Visitors to Terrace can discover a sense of its past and present, with family-friendly opportunities to experience the historical and cultural roots of the area, both from the Indigenous and European perspective, backdropped by beautiful mountainous scenery.
In 1905, Terrace’s founder, George Little, arrived here and started a homestead on what was to become the Terrace townsite. The city of Terrace restored Georg Little’s home to its original state and moved its location to the bottom of Kalum Street. The building that was once home to our city’s founder now welcomes tain passengers as the VIA Rail Station. Here you’ll also find First Nation Fine Art, jewellery, topographic maps and cultural artefacts. Founder’s day s celebrated every march in honour of George Little.
George Little Park
& Spirit Square
At the heart of the community is Terrace’s landmark park, preserved in the memory of the town’s founder, George Little. This central gathering place celebrates its 100th year in 2011.
With lots of room to move and play, you can throw a Frisbee or take in a workout at the Green Gym; the outdoor fitness training centre while the kids test their skills in the miniature skate park or frolic in the playground.
Majestic mountains envelop this park making it a welcoming spot for anything from small family picnics to large community gatherings centering around the newly constructed Spirit Square and outdoor stage. George Little Park is also the site of the Public Library, Art Gallery, as well as, the Farmer’s Market, which takes place on Saturdays from May to October.
Heritage Park Museum
Heritage Park is situated on 1.73 acres of land owned by the City of Terrace. The site features a number of interesting early buildings including eight authentic log structures, an artefact-storage shed (open to the public), a wagon garage, a miniature replica school house, a blacksmith shop and an organic Heritage Garden.
Together, they offer a rare glimpse into the social, industrial and economic life of Terrace in the early years of the last century. Trace the ecological history of the area in the organic heritage garden, watch a demonstration in the blacksmith’s shop during special events, or simply have picnic lunch in the park like setting.
The Old Skeena Bridge
The Old Bridge is an historical feat of engineering that once boasted the title of the longest single-lane wood decked, curved bridge in North America. Constructed to allow people and vehicles to easily cross the Skeena River, the rock outcroppings under the bridge became a formidable obstacle for the sternwheelers. As such, ringbolts were anchored in the rocks to help the riverboats navigate their way safely through the canyon on their journey upstream. These ringbolts are still visible in the rocks at the west end of the bridge.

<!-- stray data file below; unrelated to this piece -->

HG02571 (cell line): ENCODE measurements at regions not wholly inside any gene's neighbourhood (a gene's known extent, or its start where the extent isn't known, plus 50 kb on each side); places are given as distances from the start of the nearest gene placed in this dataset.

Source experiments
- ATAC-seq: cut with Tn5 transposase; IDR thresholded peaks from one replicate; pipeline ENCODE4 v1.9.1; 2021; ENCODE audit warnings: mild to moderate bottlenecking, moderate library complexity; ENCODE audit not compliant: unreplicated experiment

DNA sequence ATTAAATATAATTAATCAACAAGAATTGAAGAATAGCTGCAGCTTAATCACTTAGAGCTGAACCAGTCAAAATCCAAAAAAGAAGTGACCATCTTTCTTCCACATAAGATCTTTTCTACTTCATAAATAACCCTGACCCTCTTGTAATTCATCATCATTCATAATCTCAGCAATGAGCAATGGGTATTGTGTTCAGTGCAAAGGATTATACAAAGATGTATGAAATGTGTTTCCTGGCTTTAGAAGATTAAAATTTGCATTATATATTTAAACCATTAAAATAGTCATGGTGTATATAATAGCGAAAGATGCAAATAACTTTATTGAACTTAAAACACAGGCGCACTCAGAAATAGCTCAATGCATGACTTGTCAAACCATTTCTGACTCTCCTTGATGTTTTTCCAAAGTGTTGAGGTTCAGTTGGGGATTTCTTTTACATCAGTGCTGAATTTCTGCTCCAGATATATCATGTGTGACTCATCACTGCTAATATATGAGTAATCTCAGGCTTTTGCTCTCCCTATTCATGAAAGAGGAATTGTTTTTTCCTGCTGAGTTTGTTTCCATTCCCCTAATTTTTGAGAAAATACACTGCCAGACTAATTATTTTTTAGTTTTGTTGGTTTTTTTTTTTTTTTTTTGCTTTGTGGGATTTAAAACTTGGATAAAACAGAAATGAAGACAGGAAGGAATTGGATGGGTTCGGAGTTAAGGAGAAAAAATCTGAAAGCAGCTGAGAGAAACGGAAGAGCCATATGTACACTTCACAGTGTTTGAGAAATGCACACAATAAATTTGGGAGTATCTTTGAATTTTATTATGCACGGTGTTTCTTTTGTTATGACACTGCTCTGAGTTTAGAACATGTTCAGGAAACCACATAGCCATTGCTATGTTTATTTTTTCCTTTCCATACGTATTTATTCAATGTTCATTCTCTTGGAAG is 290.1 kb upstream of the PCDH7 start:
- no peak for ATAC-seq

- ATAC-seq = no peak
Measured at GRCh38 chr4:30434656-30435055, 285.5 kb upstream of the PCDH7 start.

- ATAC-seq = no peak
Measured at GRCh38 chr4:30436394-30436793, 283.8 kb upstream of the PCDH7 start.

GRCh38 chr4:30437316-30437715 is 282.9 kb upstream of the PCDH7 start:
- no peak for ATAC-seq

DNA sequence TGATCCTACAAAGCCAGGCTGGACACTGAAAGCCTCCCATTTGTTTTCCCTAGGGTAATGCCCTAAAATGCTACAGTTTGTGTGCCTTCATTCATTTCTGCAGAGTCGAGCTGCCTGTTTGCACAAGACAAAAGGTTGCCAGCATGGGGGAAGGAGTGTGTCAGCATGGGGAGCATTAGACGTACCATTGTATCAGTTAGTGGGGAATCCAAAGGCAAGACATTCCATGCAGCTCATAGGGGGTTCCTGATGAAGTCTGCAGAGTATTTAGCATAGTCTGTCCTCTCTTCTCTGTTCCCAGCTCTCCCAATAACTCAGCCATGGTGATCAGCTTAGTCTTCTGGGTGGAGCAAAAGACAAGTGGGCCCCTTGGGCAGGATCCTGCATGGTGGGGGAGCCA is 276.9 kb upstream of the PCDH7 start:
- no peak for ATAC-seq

Here rests many of our pioneer ancestors including George Little and his family. The Kitsumgallum Cemetary is located at the top of the first hill on Kalum Lake Drive. Next to the cemetery you’ll find an original trail that looks out across the valley.
& Grand Truck Pathway
Explore the only residential building of the Canadian National Railway known to survive the area.
The Kwinitsa Foreman’s Residence was home to a succession of foremen who worked at the Kwinitsa station (71.5 km west of Terrace) and supported the rail line between Terrace and Prince Rupert. In the summertime indulge in a cool treat while enjoying the mountain vista from the adjoining patio.
You can also take a stroll along The Grand Trunk Pathway, taken from the name of the first railroad to forge across the north. Ideal for walking, jogging, cycling or rollerblading, this 1.6 km paved walkway runs parallel to Hwy 16 and features a series of interpretive signs that provide interesting details on historical events and monuments. Locals call it ‘The Millennium Trail’ as it officially opened in 2000.
Approximately 22 km east of Terrace along Highway 16 stands the Usk Chapel, a charming little replica of a church that was destroyed in the great 1936 flood. While you’re there, be sure to take a ride on the Usk Ferry, a rare reaction powered ferry that travels across the Skeena River to the rural community of Usk. Its history dates back to 1912 with the building of the right-of-way for the Canadian Pacific Railway.
A must-see in Terrace is Big Bertha, a 50-ton portable spar pole holder designed to move logs on a logging site – one of only four that were built and used in North America. This massive bright yellow machine can be found on Highway 16, directly across from the Terrace Visitor Centre.
The spar pole was brought to Terrace by Twin Rivers Loggers in 1952 and was considered to be revolutionary in its approach to logging. Unfortunately, it was found to be impractical for this region – it had difficulty keeping the cables taut, struggled to manoeuvre in the bush, and famously got stuck in the mud. It sat in storage for years until finding its current home at the entry to the city.
A tree would be inserted into the iron tube at the base and then cables would be attached to the top to life the log. The tree would then insert into the iron tube at the base and cables would be attached to the top to lift the log for loading railroad cars or to life the log as a telephone or electric power pole. Terrace was once known as the cedar pole capital of the world – over 50,000 telephone and electric power poles were manufactured here to supply many parts of North America. The world’s tallest pole of 50 metres (162 feet)was cut in Terrace and is currently standing in New York City.